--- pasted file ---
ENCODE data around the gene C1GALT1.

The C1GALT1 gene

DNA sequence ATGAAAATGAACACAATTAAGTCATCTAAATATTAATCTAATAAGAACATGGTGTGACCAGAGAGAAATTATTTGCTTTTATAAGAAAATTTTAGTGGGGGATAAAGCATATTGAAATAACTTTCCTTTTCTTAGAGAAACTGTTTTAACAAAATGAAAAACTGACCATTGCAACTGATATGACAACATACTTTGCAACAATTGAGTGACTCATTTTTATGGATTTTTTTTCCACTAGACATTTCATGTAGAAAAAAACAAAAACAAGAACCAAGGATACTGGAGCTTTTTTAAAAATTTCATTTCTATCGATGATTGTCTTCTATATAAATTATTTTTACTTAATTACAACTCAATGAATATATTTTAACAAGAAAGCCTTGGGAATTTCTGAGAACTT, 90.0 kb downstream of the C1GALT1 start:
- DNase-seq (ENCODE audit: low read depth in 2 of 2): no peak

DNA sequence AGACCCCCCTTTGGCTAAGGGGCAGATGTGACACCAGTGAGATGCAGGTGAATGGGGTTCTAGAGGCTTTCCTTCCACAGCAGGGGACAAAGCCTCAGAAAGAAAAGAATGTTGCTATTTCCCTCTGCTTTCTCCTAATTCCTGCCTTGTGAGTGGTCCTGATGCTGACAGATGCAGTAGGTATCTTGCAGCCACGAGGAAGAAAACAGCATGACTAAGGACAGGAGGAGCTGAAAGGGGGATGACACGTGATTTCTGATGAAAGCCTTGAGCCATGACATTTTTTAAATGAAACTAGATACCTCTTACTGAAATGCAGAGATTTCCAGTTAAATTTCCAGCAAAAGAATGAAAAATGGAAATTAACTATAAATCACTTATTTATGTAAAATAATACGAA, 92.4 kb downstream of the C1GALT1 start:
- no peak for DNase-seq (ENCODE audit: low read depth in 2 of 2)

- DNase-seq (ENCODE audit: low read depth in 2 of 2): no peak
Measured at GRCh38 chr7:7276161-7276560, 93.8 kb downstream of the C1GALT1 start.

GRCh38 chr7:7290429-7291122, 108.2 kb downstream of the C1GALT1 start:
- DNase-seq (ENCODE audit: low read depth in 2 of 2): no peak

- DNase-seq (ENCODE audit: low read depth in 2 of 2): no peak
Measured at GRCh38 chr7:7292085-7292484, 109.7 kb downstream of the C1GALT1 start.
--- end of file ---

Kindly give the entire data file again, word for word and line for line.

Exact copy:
ENCODE data around the gene C1GALT1.

The C1GALT1 gene

DNA sequence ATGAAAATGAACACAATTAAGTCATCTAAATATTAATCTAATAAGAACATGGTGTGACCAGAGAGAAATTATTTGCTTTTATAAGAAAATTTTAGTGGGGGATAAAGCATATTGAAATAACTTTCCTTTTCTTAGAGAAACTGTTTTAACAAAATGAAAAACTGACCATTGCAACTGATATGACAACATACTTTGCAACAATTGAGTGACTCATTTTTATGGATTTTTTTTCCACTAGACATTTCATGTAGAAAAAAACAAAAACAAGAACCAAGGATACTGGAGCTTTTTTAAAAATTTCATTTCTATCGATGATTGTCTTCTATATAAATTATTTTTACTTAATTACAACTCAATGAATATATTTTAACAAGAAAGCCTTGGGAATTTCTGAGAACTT, 90.0 kb downstream of the C1GALT1 start:
- DNase-seq (ENCODE audit: low read depth in 2 of 2): no peak

DNA sequence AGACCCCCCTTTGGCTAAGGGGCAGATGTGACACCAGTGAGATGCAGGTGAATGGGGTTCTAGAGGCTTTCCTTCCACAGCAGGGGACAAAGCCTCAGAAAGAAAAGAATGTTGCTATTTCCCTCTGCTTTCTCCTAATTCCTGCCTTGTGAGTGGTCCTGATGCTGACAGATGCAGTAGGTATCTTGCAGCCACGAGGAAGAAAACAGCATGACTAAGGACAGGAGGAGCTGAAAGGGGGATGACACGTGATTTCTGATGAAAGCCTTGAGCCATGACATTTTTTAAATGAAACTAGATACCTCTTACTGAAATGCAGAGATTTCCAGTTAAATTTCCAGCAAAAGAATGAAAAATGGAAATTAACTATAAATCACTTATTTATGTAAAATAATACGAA, 92.4 kb downstream of the C1GALT1 start:
- no peak for DNase-seq (ENCODE audit: low read depth in 2 of 2)

- DNase-seq (ENCODE audit: low read depth in 2 of 2): no peak
Measured at GRCh38 chr7:7276161-7276560, 93.8 kb downstream of the C1GALT1 start.

GRCh38 chr7:7290429-7291122, 108.2 kb downstream of the C1GALT1 start:
- DNase-seq (ENCODE audit: low read depth in 2 of 2): no peak

- DNase-seq (ENCODE audit: low read depth in 2 of 2): no peak
Measured at GRCh38 chr7:7292085-7292484, 109.7 kb downstream of the C1GALT1 start.